I started a business because I hated the feeling that someone else owned my time and livelihood.  Knowing I was about to be laid off due to no fault of my own felt like shit.  I never wanted to feel that again.

The Beginning of my Tech Company

So I took what I knew — content marketing, search engine optimization, and website development — and started bartering for these services around town.  This gave me the chance to learn to code, discover what messaging resonated with people who needed my services, and develop a portfolio.

Then I got laid off.

Not only did I get laid off.  My brother and my dad got laid off in the same week.

The first week of December.  Merry Christmas to all of us.

It was time to go pro.  It was do or die.  I had to start charging for my services.

The Moment I needed to Scale

That went alright for the first two years.  I made ends meet, got off unemployment pretty quickly, and started getting regular referrals for work.

The thing was, I hadn’t learned to market the company, and this meant I was working many more hours than a typical work week in order to hustle up clients from networking events and business gatherings.

I also was doing all the work myself.  I was thinking of myself as a freelancer instead of an entrepreneur, which left me running around like a chicken without a head (check out my video where I explain this in depth).

I had a choice — scale my business, or burn out and return to the workforce.

Well, the workforce just wasn’t an option in my mind.

So I started to learn about scaling.

A Rebrand and Business Model Shift

I didn’t want to scale a business that used my name as its brand.  I knew someday I would want to sell the company, and so I rebranded to GreenCup Digital.  I explained to our existing clients that we were poised to grow and bring them better services as a result, so the name was changed to encompass those new values, and they were on board.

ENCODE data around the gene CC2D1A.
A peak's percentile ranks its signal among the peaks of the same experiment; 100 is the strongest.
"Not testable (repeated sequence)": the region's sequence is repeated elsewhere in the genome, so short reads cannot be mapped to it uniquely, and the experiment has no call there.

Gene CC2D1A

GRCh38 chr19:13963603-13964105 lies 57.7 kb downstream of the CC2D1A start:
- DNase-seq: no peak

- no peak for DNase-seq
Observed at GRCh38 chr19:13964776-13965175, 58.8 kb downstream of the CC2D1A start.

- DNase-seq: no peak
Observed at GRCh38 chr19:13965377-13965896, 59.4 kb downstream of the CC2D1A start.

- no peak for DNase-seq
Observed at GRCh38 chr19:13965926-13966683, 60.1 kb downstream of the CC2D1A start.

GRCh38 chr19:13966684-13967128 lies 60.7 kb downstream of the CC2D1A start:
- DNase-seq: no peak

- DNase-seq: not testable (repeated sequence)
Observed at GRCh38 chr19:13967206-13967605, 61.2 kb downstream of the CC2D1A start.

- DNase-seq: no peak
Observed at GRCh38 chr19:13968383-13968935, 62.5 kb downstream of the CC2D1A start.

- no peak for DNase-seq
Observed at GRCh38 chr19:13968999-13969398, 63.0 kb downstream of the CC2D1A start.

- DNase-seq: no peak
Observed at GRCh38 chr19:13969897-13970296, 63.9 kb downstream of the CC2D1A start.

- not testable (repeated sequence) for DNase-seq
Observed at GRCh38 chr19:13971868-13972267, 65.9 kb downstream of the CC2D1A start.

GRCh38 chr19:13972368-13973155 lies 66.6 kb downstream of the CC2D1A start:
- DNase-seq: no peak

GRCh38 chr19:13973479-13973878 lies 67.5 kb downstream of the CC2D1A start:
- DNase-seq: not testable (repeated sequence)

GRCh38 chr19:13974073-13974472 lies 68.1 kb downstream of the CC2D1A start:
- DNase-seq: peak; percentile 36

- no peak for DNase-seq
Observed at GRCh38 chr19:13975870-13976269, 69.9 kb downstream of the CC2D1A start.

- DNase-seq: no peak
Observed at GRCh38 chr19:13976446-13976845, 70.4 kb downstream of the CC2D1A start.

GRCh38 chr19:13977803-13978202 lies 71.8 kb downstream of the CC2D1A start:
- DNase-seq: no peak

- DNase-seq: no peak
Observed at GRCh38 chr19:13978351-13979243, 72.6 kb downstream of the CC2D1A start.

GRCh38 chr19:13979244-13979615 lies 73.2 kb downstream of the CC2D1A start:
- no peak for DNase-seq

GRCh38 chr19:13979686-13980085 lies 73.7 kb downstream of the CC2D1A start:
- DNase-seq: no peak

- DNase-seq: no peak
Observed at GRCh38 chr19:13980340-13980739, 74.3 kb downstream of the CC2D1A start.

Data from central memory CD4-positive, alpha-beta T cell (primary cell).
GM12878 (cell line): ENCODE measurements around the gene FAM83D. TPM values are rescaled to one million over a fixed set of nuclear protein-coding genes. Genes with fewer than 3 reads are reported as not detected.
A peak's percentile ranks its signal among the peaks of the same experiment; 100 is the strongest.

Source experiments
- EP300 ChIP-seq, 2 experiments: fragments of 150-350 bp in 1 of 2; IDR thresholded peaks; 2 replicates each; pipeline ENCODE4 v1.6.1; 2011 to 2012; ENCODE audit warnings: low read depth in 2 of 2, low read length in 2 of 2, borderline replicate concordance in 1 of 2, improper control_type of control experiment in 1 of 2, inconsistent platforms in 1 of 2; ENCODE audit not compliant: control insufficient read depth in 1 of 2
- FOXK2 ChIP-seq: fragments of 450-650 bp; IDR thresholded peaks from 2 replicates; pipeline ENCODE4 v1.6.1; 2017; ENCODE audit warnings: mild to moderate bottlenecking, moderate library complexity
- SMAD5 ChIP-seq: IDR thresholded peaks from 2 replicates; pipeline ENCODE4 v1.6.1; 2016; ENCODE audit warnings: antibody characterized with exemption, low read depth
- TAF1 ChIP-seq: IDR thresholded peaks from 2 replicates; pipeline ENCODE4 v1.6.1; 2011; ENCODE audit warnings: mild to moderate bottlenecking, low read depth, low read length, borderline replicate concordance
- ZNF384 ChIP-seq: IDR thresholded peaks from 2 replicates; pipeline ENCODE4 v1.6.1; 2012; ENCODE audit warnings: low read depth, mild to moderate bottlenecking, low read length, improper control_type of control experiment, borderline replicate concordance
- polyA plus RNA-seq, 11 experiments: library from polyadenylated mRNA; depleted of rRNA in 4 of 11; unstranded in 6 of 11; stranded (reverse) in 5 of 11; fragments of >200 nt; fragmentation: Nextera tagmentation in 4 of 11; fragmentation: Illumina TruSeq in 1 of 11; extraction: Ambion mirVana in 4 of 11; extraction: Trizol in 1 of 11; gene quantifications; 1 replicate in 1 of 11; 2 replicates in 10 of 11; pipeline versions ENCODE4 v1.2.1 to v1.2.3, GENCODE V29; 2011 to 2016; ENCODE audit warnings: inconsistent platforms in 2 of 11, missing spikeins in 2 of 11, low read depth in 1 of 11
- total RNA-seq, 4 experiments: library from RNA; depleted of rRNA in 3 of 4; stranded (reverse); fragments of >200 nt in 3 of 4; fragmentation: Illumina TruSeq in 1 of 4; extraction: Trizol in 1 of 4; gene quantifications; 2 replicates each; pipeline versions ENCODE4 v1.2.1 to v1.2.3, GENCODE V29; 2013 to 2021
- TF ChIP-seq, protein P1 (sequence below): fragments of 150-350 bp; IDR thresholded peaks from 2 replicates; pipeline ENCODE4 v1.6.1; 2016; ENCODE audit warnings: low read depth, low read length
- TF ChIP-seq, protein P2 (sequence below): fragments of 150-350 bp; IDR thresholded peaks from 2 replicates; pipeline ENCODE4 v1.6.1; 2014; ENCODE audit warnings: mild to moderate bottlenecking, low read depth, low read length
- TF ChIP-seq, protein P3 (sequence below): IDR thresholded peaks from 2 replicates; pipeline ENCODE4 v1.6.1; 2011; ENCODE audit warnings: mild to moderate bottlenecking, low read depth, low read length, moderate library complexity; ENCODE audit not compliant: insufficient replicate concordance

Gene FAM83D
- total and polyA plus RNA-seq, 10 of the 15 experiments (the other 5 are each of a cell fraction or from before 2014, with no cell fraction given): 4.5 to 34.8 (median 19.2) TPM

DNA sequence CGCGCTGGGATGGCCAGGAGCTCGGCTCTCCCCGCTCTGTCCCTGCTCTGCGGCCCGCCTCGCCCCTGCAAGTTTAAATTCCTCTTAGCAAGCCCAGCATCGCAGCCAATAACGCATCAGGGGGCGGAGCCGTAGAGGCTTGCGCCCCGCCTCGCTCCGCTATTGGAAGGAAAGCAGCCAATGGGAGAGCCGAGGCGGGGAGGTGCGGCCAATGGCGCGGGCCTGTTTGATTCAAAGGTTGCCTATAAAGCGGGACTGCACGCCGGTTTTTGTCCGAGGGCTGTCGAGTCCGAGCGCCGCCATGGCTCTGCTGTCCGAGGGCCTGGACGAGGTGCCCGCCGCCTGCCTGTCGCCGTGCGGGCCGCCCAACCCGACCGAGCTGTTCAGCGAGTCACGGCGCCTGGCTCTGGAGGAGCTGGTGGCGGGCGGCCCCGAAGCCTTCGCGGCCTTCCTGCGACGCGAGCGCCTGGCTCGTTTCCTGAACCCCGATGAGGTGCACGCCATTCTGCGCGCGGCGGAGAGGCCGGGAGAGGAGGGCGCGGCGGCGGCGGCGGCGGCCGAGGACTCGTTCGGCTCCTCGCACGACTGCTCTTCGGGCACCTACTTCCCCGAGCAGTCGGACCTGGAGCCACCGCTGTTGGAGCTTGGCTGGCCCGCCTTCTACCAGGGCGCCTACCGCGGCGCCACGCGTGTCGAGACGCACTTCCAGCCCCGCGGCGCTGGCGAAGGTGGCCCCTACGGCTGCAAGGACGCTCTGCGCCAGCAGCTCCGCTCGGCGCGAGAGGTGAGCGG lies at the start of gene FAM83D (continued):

Great.

The next major challenge was to stop the hectic schedule and shotgun approach.  I had been hustling for projects only.  This meant I never knew when the work would come in, and that was fuh-reaky.

So I revamped my packages to include ongoing maintenance.  It really was a no brainer, since getting clients to the front page of Google required upkeep since Google’s policies had changed.

Plus, clients just don’t want to have to mess with tech.  They wanted it handled at an expert level without the expense of hiring someone in-house.  So they hired us on retainer.

Hiring

At this point things were getting better.  Was I still dealing with sexism in the tech industry?  Yes.  But my stress was reduced by the changes I’d made and the new business model garnered me more respect.

The connections I was making were more serious and treated me better.  I had a business that was running like a clock, with replicatable systems.

That part was critical.

The systems had to be spot on before I could hire.  I didn’t realize this at the time, and my first hire and training was messy at best.

But I learned.

It was obvious that if I wanted to hire and have the team do better work than I could on my own, I had to be able to hand over the existing business systems without a whole lot of lag time.

Systemizing reduced training time.  It optimized my team.  It kept me in control without micromanaging.  Hiring was the moment in which I went from a 70-hour work week to a 10-hour work week, the perfect position to sell a business.  Which I did, in 2018, so I could teach clients the business systems I didn’t have so they grow faster, widen their impact, and escape the clutches of imposter syndrome once and for all.

Curious how I sold my company?  Join my free webinar where I explain more.